Global consumption of coffee is likely to climb 1 to 2 percent a year through the end of the decade, International Coffee Organization executive director Vanusia Nogueira said, estimating that about 25 million more 60kg bags would be needed over the next eight years.
“We are more conservative now for a short-term projection,” Nogueira said at a conference in Hanoi held by the Vietnam Coffee-Cocoa Association, referring to all the events the world is facing, including high inflation in Europe and Russia’s war in Ukraine.
The organization’s earlier forecasts for consumption growth averaging 3.3 percent a year over the long term were too “optimistic,” she added.
The global market would reach a balance in supply and demand in the next two or three years, from a deficit now, Nogueira said in a Bloomberg interview.
The world needs more of arabica and robusta beans, but increases in robusta production and demand would be higher, she said.
Traditional arabica producers are trying to grow more robusta amid global warming, while roasters are seeking to add cheaper robusta to their blends.
“If you have robusta with higher quality, consumers won’t feel a big difference in the blends,” Nogueira said.
Many markets are looking for fine robusta, she said.
Vietnam is doing its homework on expanding to high-quality robusta production “quite well,” Nogueira said, adding that she was surprised to taste three sets of “very good” cups of coffee during a visit a day earlier with a group of international guests to a coffee shop owned by the nation’s second-largest exporter, Vinh Hiep Co.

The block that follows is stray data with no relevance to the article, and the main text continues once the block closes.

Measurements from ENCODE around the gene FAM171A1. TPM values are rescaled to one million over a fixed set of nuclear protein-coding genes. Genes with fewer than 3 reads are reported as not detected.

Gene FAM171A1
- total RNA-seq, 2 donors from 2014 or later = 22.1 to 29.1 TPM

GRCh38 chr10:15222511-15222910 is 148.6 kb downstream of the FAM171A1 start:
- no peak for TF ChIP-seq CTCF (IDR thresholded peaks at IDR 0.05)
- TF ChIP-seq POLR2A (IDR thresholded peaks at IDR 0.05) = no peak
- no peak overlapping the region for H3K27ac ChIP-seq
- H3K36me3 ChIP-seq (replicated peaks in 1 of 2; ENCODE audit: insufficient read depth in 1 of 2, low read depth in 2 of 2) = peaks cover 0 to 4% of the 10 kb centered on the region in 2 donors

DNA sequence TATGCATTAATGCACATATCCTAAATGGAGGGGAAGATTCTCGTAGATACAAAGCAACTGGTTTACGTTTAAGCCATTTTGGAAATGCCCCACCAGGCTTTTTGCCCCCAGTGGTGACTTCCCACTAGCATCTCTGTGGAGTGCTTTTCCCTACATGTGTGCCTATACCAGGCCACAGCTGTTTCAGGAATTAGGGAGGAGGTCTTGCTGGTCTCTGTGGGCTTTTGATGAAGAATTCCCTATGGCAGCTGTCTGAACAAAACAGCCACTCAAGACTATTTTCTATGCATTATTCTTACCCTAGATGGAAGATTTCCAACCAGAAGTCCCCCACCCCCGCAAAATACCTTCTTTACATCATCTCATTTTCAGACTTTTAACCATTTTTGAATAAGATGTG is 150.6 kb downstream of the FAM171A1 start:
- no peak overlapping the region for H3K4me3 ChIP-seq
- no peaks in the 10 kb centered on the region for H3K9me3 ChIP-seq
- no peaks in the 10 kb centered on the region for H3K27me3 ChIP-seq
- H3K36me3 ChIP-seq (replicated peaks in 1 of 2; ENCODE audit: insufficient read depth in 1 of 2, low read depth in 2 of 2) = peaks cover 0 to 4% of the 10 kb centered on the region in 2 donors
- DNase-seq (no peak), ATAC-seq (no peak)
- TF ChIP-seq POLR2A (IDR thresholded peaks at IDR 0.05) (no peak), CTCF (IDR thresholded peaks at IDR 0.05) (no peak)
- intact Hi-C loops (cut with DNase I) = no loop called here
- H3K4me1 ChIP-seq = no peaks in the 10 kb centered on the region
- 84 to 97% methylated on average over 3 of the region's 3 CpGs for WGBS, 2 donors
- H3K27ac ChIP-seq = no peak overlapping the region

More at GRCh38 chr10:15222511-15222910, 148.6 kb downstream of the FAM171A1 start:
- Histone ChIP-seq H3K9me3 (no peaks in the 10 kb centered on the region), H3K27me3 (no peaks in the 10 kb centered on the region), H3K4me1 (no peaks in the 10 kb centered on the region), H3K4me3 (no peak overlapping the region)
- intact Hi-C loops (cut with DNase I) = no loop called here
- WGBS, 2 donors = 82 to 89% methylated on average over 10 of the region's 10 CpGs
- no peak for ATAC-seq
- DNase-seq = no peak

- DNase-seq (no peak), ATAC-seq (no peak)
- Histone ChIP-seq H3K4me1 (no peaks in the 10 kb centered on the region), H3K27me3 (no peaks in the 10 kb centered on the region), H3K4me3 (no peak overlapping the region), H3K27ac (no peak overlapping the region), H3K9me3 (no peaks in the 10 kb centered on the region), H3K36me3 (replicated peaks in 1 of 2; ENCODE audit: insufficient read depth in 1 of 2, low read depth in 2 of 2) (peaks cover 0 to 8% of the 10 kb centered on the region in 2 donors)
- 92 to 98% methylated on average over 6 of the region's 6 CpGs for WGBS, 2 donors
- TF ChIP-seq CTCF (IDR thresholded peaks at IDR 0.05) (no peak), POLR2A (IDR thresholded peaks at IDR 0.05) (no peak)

The group does not see Vietnam’s global dominance of robusta exports being hurt by Brazil’s increased production of conilon, because the extra output would go to supplying the South American country’s soluble industry, the world’s largest, Nogueira said.
Producing nations need to boost domestic consumption for better prices and benefits to their economies, she said.
Vietnam expects domestic coffee consumption to rise 5 to 10 percent in the coming years, from the current 300,000 tonnes, which includes 170,000 tonnes used for instant coffee production, Do Ha Nam, vice head of the country’s coffee association, said at the conference.
Nam, who is also chairman of the nation’s top shipper Intimex Group, projected that shipments from Vietnam would drop this year and next year because of lower production and insignificant carry-over stocks from the previous season.
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